Parallelize Unit Tests Using Ant (Part 1)

Parallelize Unit Tests Using Ant (Part 1)

Testing your application automatically is important – we all know that. And nowadays most of the developers are used to write unit tests – it’s part of the development process. But the more tests a project holds, the longer the tests need to be processed. Especially when they use external dependencies (e.g. DB, or Web Services), which aren’t mocked yet. And that’s a drawback, and a reason for some developers to not run the tests prior to a commit.

I was pretty excited when Sebastian Bergmann announced that it’s likely that PHPUnit 3.7 is capable of running tests in parallel. That was in 2011 at the PHP Unconference in Hamburg. But it did not happen! And that’s because of the huge efford to realize this feature, which includes a rewrite of the TestRunner, as Volker Dusch mentioned at the PHP Unconference Europe 2013, during his talk about “What did not happen to PHPUnit?”.

Since the PHPUnit itself does not provide the capabilty of parallelizing test execution, we tried to solve this issue by using the parallelism feature of our build tool ANT.

Preconditions

We’ve had to solve the problem that many tests are using the database, and thus they’re somehow not independant. Meaning: One test could override testdata of an other test by accident.

We already had a database setup script, that created test-databases based on the current schema, changed the connection, and also loaded fixtures which were located in the setup dirtectory.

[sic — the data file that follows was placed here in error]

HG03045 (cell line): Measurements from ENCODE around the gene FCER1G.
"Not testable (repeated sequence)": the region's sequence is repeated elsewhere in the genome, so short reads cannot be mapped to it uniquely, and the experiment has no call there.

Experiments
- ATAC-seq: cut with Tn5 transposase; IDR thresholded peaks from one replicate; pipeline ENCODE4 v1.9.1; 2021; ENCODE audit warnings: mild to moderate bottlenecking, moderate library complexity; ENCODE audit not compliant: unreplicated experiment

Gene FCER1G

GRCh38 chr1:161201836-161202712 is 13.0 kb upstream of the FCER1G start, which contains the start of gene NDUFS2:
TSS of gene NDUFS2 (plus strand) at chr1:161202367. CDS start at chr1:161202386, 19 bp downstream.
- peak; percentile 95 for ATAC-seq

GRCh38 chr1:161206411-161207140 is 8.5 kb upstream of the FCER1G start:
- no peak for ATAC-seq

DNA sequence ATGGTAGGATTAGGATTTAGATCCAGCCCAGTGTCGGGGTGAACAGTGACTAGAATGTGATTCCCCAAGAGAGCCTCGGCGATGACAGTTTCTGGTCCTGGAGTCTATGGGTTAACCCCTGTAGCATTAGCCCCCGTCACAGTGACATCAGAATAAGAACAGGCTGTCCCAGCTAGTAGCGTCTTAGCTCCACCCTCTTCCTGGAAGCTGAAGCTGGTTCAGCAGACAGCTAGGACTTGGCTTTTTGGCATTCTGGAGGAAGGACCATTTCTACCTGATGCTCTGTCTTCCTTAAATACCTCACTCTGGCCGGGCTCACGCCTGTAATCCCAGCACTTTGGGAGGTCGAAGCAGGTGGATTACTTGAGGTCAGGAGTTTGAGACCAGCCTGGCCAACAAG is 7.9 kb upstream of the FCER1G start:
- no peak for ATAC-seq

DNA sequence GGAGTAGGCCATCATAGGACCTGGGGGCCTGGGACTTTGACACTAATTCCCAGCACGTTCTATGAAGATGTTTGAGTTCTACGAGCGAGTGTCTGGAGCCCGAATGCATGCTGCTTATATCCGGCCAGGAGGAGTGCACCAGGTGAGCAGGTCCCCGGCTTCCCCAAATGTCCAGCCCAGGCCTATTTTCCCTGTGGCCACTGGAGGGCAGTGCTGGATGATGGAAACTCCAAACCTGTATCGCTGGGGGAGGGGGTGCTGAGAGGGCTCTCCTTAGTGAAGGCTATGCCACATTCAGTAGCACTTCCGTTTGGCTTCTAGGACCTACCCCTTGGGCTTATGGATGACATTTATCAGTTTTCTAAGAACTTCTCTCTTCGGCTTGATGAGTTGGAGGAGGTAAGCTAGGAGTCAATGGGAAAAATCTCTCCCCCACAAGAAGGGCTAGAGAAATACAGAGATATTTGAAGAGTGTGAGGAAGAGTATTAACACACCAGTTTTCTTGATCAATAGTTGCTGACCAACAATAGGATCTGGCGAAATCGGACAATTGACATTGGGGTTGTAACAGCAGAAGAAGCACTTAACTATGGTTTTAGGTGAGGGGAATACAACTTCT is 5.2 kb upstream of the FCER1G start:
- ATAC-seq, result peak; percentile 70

Idea

On every call of a TestSuite the setup script should create its own test-database, distinguished by the current suite-name. So that e.g. 3 parallel running tests are working with their own database, running completely independent.

How / Scenario

1. Using ANT

Ant provides a <parallel> element which encapsulates tasks that should run in parallel.
https://ant.apache.org/manual/Tasks/parallel.html

Example:

2. Use Directories as TestSuites

The directory structure of our tests gave the opportunity to use the top-level directories as starting point, of which each second-level directory acts as a TestSuite, and will run as one thread.

We used a for-loop in combination with a dirset to iterate over the 2nd level directories and hand each of them over to the antcall that does the actual phpunit call:

By adding the attribute “parallel”, set to true, the for-loop starts as many threads as you define by the attribute “threadCount”. When one thread ends, the next will start.

3. Drawback: Console Output

Since PHPUnit outputs the status of the running test directly to the console, we enabled writing the output of PHPUnit to the property “testOutput”, in order to prevent the console to be messed up with multiple threads writing their output. The output of an iteration is written to the console in that moment, when PHPUnit finshed the TestSuite. Additional to that, we had to use the “resultproperty” to determine whether the test failed or not.

What’s next?

Part 2 will explain how to solve the problem with the dependency database, and how we used a TestListener to fix that.